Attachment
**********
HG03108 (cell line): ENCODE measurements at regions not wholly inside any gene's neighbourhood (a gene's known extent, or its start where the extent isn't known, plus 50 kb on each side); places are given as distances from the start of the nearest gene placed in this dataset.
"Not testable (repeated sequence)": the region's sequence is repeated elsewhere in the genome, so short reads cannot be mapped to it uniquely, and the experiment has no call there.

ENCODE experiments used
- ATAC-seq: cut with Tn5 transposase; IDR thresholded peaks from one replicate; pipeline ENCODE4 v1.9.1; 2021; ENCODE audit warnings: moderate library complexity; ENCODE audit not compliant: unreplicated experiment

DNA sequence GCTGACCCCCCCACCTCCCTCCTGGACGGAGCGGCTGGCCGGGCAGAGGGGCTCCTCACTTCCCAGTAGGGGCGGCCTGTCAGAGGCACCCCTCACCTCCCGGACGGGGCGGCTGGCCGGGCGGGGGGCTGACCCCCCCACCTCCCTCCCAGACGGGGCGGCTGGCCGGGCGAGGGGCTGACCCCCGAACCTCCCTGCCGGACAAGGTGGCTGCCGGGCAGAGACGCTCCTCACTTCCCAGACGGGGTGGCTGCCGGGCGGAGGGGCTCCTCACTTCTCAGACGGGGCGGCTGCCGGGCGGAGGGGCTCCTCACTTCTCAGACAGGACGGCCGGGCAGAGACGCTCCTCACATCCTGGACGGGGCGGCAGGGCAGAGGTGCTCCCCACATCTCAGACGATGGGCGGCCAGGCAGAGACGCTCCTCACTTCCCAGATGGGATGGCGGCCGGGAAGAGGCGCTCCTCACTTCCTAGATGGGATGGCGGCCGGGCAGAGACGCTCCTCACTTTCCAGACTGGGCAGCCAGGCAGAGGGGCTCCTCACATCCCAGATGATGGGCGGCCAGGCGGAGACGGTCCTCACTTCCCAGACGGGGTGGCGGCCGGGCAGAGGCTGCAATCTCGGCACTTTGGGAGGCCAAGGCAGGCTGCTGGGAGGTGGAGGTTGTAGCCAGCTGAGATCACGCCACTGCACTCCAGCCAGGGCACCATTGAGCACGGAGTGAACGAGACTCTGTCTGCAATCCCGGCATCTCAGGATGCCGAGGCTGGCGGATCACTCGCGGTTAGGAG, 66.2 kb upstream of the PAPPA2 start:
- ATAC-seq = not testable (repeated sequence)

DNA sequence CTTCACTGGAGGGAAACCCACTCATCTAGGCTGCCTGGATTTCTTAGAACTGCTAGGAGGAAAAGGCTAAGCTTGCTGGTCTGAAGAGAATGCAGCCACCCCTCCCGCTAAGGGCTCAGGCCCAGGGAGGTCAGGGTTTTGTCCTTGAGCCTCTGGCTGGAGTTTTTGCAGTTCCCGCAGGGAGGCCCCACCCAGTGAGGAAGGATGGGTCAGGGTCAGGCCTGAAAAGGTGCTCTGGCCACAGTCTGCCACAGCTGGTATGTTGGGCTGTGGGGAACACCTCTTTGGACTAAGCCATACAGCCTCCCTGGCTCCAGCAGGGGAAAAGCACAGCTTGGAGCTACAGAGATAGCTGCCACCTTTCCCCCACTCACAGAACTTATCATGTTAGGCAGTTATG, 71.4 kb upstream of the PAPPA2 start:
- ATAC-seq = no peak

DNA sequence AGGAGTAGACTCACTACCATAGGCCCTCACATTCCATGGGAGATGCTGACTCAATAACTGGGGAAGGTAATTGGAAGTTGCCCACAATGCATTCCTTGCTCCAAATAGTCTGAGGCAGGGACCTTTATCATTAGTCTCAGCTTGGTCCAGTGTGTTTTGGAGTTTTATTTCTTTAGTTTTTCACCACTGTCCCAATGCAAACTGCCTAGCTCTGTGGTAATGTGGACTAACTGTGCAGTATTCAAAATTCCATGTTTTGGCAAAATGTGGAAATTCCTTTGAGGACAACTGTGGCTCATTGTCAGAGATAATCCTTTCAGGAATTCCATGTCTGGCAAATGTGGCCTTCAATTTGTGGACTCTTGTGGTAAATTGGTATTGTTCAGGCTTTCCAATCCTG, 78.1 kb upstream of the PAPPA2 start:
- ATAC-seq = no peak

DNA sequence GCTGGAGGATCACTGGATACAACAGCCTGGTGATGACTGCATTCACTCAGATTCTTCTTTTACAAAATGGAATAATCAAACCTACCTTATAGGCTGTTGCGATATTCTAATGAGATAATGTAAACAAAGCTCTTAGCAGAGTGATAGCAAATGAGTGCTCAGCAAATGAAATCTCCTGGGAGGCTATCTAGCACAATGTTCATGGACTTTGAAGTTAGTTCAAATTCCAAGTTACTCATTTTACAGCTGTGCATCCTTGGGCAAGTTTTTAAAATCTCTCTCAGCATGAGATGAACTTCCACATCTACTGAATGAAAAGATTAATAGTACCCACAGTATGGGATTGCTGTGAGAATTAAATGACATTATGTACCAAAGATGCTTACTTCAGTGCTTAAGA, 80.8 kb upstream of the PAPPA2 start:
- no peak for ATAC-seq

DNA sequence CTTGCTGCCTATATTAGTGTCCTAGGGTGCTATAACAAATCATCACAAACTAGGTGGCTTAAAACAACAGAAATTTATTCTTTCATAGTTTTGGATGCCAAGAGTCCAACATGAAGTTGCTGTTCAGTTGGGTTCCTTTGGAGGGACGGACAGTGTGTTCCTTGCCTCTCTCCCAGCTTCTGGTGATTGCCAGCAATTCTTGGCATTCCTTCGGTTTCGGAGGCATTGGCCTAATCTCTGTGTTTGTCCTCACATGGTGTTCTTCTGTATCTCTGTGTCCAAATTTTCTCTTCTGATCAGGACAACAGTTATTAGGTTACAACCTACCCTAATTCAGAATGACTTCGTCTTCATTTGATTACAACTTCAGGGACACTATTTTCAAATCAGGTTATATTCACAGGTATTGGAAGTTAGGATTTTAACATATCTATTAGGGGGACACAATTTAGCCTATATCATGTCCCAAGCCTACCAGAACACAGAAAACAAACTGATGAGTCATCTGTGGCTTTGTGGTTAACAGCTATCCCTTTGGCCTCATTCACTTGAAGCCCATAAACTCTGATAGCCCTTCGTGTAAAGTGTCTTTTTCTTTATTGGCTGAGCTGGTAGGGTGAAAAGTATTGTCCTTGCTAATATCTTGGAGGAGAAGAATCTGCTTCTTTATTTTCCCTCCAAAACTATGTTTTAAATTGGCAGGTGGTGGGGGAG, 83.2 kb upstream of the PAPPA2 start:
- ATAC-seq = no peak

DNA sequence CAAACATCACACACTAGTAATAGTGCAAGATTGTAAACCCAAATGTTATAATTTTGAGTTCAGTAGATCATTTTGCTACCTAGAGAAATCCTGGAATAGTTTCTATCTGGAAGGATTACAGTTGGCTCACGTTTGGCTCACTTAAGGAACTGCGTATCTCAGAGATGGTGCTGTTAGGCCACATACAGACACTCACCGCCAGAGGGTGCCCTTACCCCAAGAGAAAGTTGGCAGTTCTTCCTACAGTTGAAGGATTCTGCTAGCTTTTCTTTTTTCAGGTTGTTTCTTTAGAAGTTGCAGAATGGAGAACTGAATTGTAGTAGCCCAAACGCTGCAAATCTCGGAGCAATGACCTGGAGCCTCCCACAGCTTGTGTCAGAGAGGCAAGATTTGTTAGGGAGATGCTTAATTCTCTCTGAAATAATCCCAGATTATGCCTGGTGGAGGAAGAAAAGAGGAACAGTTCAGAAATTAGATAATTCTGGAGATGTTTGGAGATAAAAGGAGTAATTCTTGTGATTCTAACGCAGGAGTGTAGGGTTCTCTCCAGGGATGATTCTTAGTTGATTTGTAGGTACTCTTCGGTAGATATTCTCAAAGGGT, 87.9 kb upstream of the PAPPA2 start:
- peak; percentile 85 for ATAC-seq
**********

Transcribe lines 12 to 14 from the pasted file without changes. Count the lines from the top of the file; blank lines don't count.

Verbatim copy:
- no peak for ATAC-seq

DNA sequence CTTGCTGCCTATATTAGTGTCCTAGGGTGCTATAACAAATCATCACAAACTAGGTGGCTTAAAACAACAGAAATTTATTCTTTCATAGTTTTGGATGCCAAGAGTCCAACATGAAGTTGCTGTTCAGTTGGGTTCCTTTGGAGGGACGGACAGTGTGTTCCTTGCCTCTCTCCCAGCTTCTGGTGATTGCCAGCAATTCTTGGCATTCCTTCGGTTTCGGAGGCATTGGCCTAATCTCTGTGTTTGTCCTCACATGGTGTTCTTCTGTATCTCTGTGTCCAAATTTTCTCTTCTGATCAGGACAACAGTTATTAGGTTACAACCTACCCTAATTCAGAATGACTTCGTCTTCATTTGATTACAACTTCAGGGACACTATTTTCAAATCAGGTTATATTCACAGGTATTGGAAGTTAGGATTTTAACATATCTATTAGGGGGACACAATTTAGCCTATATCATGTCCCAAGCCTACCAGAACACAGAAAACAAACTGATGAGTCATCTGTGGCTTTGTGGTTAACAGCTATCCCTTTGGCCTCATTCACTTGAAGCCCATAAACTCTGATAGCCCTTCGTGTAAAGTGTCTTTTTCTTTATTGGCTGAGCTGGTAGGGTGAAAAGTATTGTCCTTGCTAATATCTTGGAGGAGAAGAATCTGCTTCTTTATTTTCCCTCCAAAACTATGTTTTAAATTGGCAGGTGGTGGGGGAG, 83.2 kb upstream of the PAPPA2 start:
- ATAC-seq = no peak